The band shows a totally different brand of epicness on Mountain, which is the longest track of the record at over 7 minutes and a highlight on this album. This is a completely unique song, very ethereal and haunting. Taking full advantage of the piccolo bass, DeMaio proves himself one of the better bassists in the genre not by shredding but rather with sheer creativity and restraint. The interplay between the vocal and bass melodies is sheer genius. One of the better use of a bass-driven song in the history of metal. The other standout track is closer Guyana (Cult of the Damned) and again, this is in part due to DeMaio as he kicks off the tune with a jaw-dropping intro, using his bass as a lead guitar. It immediately grabs your attention and never lets go. The sarcastic opening line from Eric Adams is intriguing and memorable:

"Thank you for the Kool-Aid, reverend Jim"

This grandiose track was inspired by the mass suicide that took place in Jonestown. It has all the flair and drama which Manowar are capable of unleashing. Joey DeMaio will certainly not go down as history's greatest lyricist but it is fun and refreshing to see Manowar tackle religious fervor, cult mentality and deception. Finally, a bass solo is almost a prerequisite on early Manowar albums and here we have the track Thunderpick. It is rather insipid wanking and with a running time of three minutes and a half, that's three minutes too long.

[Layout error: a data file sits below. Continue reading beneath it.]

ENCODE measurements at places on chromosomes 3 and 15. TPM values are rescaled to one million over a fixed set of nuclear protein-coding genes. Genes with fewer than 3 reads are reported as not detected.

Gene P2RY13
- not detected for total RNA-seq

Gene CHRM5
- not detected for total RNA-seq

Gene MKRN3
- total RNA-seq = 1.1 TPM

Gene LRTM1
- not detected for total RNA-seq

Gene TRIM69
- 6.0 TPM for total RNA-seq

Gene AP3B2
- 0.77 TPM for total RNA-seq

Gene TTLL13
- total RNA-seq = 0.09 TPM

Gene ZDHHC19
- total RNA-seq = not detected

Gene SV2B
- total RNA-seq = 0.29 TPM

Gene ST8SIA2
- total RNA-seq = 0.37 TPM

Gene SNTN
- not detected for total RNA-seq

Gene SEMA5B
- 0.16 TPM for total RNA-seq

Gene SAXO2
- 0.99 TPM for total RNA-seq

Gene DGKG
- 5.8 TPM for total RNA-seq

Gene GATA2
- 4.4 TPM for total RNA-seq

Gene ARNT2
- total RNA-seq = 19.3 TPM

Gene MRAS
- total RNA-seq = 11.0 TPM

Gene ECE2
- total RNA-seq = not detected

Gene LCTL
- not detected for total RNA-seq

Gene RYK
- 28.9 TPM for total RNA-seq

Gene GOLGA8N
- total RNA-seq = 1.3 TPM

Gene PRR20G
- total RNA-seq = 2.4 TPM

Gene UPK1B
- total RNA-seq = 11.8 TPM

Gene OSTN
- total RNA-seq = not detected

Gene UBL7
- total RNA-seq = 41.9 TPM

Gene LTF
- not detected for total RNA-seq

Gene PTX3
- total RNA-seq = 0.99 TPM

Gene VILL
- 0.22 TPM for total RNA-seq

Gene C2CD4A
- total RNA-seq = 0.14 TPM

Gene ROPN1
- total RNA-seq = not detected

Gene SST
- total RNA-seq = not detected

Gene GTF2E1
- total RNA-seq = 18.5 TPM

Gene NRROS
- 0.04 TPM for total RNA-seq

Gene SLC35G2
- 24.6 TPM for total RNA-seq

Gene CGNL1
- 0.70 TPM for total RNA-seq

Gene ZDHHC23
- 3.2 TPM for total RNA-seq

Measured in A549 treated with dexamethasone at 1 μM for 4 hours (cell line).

Following right on the heels of Hail to England, which is still considered by many to be their definitive album, Sign of the Hammer capped an amazing creative period for Manowar. It is quite astounding to think the two aforementioned albums were released mere months apart from each other, in the same year. The production may be a little dated but still delivers. Manowar wore their old school rock influences on their sleeves back then and you can definitely hear early heavy metal influences from Deep Purple, Whitesnake, Rainbow, Priest, Sabbath and Maiden. Ross the Boss' pedigree as a punk rocker offers a nice counterpoint to DeMaio's neoclassical leanings and Eric Adams puts the finishing touch thanks to his unique voice and spirited delivery.

SotH will appeal to fans of classic rock and early metal but devotees of various branches (Epic, viking, power) would also do well to check it out as one of the main sources of inspiration for later sub genres.


user ratings (223)
3.8
excellent
other reviews of this album
PsychicChris (4.5)
A sign of what Manowar can truly be capable of...

marbledking (5)
Give us your word, for the grand final stand......



Comments:Add a Comment 
Voivod
Staff Reviewer
January 17th 2012


10832 Comments

Album Rating: 4.0

This didn't have a review already?



Bummer







Will read later.

Siamois
January 17th 2012


40 Comments